North Korean officials sounded upbeat Wednesday after three days of talks in Germany with former U.S. officials on the denuclearization of the Korean peninsula and disputes between the two nations.
The six-person North Korean contingent was led by Ri Gun, the director general of the North American affairs bureau of the Ministry of Foreign Affairs, and his deputy Choe Son Hui.
Prior to flying home, Ri told reporters the meetings had been "honest and sincere exchanges" and that they had "agreed to achieve our common goal through communication."
"Both North Korea and the United States were able to exchange our opinions unofficially," he told reporters. "We need to resolve our concerns through dialogue and negotiation."
He said because the meetings were unofficial he would not elaborate, and took no questions.
Five nations _ China, the U.S., Japan, South Korea and Russia _ had been negotiating since 2003 to persuade North Korea to dismantle its nuclear weapons program in exchange for aid and other concessions. Pyongyang pulled out of the talks about two years ago after being censured for launching a long-range rocket.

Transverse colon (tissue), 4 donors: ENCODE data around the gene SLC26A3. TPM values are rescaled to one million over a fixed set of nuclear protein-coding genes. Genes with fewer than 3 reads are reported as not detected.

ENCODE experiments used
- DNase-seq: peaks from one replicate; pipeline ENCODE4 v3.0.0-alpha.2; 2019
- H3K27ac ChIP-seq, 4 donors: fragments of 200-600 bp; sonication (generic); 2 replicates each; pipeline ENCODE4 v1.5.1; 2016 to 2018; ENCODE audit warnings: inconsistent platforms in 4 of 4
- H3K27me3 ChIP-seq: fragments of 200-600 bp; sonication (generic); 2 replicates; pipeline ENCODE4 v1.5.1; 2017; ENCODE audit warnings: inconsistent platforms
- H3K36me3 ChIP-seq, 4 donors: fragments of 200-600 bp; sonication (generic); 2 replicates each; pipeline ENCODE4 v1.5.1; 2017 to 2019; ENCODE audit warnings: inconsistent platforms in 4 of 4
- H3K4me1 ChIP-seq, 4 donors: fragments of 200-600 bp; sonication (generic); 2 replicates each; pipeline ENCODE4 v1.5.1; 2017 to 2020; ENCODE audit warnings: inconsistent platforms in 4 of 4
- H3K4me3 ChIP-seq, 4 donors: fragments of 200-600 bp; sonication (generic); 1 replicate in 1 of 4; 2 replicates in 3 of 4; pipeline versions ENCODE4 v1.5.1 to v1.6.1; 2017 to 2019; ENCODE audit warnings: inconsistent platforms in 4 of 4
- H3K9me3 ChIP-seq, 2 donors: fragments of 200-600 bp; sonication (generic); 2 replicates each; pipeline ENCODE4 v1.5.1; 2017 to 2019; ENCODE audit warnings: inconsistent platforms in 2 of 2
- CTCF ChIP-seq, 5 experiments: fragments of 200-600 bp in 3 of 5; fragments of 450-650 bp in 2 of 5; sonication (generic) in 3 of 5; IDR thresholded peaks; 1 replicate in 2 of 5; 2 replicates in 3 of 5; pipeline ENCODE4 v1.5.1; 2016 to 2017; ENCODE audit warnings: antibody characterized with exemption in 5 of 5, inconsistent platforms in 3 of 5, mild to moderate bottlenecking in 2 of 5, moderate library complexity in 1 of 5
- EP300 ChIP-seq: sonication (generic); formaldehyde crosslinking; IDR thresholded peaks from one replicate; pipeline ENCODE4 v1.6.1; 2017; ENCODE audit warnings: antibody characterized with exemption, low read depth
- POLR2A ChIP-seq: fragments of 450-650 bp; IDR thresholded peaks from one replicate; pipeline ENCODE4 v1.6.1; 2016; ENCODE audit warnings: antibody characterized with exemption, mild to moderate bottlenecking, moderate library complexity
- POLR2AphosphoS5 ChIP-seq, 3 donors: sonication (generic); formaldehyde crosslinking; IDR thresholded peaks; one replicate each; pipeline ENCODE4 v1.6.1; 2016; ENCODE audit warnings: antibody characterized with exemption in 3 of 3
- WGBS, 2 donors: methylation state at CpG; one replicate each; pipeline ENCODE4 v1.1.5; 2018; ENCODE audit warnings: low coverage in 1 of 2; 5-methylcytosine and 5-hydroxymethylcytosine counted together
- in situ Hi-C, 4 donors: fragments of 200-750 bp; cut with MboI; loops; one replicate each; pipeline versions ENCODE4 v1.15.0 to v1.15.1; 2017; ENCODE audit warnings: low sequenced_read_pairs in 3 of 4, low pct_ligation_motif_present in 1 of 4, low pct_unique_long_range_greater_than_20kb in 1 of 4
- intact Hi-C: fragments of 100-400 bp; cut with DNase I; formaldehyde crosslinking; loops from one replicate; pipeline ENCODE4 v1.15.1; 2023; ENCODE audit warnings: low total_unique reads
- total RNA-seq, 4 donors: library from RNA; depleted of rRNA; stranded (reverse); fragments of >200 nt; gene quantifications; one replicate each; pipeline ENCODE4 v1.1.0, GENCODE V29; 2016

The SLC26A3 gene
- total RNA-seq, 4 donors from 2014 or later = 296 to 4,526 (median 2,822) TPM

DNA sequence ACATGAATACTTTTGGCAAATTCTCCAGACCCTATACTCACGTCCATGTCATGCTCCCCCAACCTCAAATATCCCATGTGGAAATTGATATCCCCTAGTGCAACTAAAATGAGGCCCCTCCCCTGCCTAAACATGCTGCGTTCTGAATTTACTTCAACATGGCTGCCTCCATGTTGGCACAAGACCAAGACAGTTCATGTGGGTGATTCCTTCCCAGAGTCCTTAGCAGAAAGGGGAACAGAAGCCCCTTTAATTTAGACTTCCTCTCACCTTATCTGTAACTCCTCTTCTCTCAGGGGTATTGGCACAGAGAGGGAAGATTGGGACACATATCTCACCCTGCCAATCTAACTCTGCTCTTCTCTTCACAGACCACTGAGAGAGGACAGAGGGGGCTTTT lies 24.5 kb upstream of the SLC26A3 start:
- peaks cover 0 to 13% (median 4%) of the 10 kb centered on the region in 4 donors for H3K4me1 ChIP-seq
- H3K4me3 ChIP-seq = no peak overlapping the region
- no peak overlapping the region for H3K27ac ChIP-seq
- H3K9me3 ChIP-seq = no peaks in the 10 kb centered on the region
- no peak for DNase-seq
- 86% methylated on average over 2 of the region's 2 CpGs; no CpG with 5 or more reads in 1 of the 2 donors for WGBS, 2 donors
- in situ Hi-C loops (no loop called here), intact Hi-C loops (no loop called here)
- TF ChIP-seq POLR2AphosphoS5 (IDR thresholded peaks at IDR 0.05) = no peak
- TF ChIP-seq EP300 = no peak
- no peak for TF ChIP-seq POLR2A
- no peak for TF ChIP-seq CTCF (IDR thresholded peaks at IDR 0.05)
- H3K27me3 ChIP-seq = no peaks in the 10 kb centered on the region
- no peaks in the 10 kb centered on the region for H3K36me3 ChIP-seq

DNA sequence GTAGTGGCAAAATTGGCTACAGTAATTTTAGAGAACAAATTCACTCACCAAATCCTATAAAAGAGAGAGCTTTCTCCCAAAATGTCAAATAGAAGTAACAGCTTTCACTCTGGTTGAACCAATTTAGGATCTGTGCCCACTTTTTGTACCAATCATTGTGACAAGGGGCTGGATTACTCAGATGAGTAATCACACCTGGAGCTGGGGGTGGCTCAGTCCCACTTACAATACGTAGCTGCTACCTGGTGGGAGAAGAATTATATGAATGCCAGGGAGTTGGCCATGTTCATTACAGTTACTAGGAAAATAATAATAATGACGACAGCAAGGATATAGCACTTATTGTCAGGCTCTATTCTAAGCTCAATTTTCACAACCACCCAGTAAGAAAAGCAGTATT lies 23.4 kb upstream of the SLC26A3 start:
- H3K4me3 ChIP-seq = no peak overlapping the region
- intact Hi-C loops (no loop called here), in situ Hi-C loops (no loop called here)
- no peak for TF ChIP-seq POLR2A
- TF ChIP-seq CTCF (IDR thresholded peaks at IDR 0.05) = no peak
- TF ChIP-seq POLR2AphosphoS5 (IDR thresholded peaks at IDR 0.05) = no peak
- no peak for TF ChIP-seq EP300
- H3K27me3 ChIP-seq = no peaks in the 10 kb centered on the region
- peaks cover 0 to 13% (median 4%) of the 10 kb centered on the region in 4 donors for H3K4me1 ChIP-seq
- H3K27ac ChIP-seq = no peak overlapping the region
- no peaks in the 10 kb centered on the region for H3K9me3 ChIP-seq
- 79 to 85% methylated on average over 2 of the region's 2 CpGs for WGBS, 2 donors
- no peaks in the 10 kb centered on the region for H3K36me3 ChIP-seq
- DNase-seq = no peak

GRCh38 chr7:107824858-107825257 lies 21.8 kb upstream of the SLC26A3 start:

North Korea and China have made recent calls to resurrect the negotiations.
But South Korea and the United States say North Korea must demonstrate a commitment to denuclearization before any negotiations can resume. Seoul also wants a show of regret for two deadly incidents South Korea blames on the North: the sinking of a warship a year ago and an artillery attack on a front-line island in November.
In Germany, the two sides met at a secluded castle from Sunday through Tuesday for the talks behind closed doors, said Charles King Mallory, executive director of the Aspen Institute think tank, which organized the gathering.
The American delegation was led by Tom Pickering, a former undersecretary of state for political affairs at the State Department. There was no official U.S. government involvement.
In addition to the denuclearization issue, the two sides talked about the normalization of U.S.-North Korean relations, conventional disarmament, economic cooperation and economic assistance to North Korea, and the possibility of concluding a peace treaty that would finally settle the Korean War, Mallory said.
The two Koreas remain in a technical state of war because their three-year conflict ended in a truce, not a peace treaty, in 1953. The U.S. has 28,500 troops in the South to guard against aggression _ a presence that Pyongyang cites as a main factor behind its need to build a nuclear program.
Mallory would not elaborate on the talks, saying it had been agreed that the North Korean delegation would make the only statement.